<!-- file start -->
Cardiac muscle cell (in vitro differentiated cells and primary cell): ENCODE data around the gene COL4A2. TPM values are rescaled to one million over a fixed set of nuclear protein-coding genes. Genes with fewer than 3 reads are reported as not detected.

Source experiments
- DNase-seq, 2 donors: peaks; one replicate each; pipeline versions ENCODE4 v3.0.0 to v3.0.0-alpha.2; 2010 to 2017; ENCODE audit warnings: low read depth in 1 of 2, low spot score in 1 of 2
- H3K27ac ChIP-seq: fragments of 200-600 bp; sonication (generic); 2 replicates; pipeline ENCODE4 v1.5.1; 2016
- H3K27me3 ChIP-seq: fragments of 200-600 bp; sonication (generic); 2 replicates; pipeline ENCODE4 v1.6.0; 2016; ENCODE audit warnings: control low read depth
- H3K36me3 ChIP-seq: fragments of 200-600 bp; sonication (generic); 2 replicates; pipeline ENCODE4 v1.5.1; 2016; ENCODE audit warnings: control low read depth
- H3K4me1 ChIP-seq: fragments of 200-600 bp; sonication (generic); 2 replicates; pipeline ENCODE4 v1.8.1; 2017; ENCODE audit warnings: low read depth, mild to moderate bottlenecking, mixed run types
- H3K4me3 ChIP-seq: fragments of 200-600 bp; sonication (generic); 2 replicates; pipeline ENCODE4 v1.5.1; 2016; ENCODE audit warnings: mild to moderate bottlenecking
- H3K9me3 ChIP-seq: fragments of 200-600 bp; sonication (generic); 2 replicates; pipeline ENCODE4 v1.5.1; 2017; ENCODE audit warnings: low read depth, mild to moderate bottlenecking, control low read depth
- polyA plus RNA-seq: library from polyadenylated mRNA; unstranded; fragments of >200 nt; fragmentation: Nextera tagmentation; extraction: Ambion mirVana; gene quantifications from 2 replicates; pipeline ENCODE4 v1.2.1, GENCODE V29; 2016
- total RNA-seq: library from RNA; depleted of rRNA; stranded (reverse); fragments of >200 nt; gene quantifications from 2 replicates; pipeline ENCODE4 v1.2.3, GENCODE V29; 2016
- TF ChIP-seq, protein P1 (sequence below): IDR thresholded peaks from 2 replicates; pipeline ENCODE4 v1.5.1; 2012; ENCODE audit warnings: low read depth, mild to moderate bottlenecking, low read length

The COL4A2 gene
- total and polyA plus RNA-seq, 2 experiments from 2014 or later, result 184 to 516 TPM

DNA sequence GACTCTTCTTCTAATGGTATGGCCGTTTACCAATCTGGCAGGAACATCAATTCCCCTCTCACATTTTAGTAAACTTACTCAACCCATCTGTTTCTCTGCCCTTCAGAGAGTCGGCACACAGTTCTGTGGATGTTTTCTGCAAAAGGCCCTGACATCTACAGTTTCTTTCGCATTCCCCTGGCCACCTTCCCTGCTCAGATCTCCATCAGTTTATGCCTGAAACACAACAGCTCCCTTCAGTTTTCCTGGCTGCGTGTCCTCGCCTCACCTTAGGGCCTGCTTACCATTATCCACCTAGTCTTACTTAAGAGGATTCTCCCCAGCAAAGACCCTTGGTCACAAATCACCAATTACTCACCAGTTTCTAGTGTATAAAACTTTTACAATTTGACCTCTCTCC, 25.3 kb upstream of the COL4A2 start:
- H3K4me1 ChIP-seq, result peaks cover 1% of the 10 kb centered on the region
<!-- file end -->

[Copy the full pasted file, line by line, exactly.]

Cardiac muscle cell (in vitro differentiated cells and primary cell): ENCODE data around the gene COL4A2. TPM values are rescaled to one million over a fixed set of nuclear protein-coding genes. Genes with fewer than 3 reads are reported as not detected.

Source experiments
- DNase-seq, 2 donors: peaks; one replicate each; pipeline versions ENCODE4 v3.0.0 to v3.0.0-alpha.2; 2010 to 2017; ENCODE audit warnings: low read depth in 1 of 2, low spot score in 1 of 2
- H3K27ac ChIP-seq: fragments of 200-600 bp; sonication (generic); 2 replicates; pipeline ENCODE4 v1.5.1; 2016
- H3K27me3 ChIP-seq: fragments of 200-600 bp; sonication (generic); 2 replicates; pipeline ENCODE4 v1.6.0; 2016; ENCODE audit warnings: control low read depth
- H3K36me3 ChIP-seq: fragments of 200-600 bp; sonication (generic); 2 replicates; pipeline ENCODE4 v1.5.1; 2016; ENCODE audit warnings: control low read depth
- H3K4me1 ChIP-seq: fragments of 200-600 bp; sonication (generic); 2 replicates; pipeline ENCODE4 v1.8.1; 2017; ENCODE audit warnings: low read depth, mild to moderate bottlenecking, mixed run types
- H3K4me3 ChIP-seq: fragments of 200-600 bp; sonication (generic); 2 replicates; pipeline ENCODE4 v1.5.1; 2016; ENCODE audit warnings: mild to moderate bottlenecking
- H3K9me3 ChIP-seq: fragments of 200-600 bp; sonication (generic); 2 replicates; pipeline ENCODE4 v1.5.1; 2017; ENCODE audit warnings: low read depth, mild to moderate bottlenecking, control low read depth
- polyA plus RNA-seq: library from polyadenylated mRNA; unstranded; fragments of >200 nt; fragmentation: Nextera tagmentation; extraction: Ambion mirVana; gene quantifications from 2 replicates; pipeline ENCODE4 v1.2.1, GENCODE V29; 2016
- total RNA-seq: library from RNA; depleted of rRNA; stranded (reverse); fragments of >200 nt; gene quantifications from 2 replicates; pipeline ENCODE4 v1.2.3, GENCODE V29; 2016
- TF ChIP-seq, protein P1 (sequence below): IDR thresholded peaks from 2 replicates; pipeline ENCODE4 v1.5.1; 2012; ENCODE audit warnings: low read depth, mild to moderate bottlenecking, low read length

The COL4A2 gene
- total and polyA plus RNA-seq, 2 experiments from 2014 or later, result 184 to 516 TPM

DNA sequence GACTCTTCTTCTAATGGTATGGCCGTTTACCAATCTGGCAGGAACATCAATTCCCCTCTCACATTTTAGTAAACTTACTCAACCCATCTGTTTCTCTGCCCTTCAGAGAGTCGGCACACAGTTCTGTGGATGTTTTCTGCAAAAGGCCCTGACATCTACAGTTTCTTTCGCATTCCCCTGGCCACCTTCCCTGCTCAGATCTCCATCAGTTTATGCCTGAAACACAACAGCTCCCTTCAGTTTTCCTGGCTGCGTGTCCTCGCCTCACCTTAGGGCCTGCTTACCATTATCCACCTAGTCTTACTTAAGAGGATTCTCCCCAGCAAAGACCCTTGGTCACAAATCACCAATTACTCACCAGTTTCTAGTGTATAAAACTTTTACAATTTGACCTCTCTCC, 25.3 kb upstream of the COL4A2 start:
- H3K4me1 ChIP-seq, result peaks cover 1% of the 10 kb centered on the region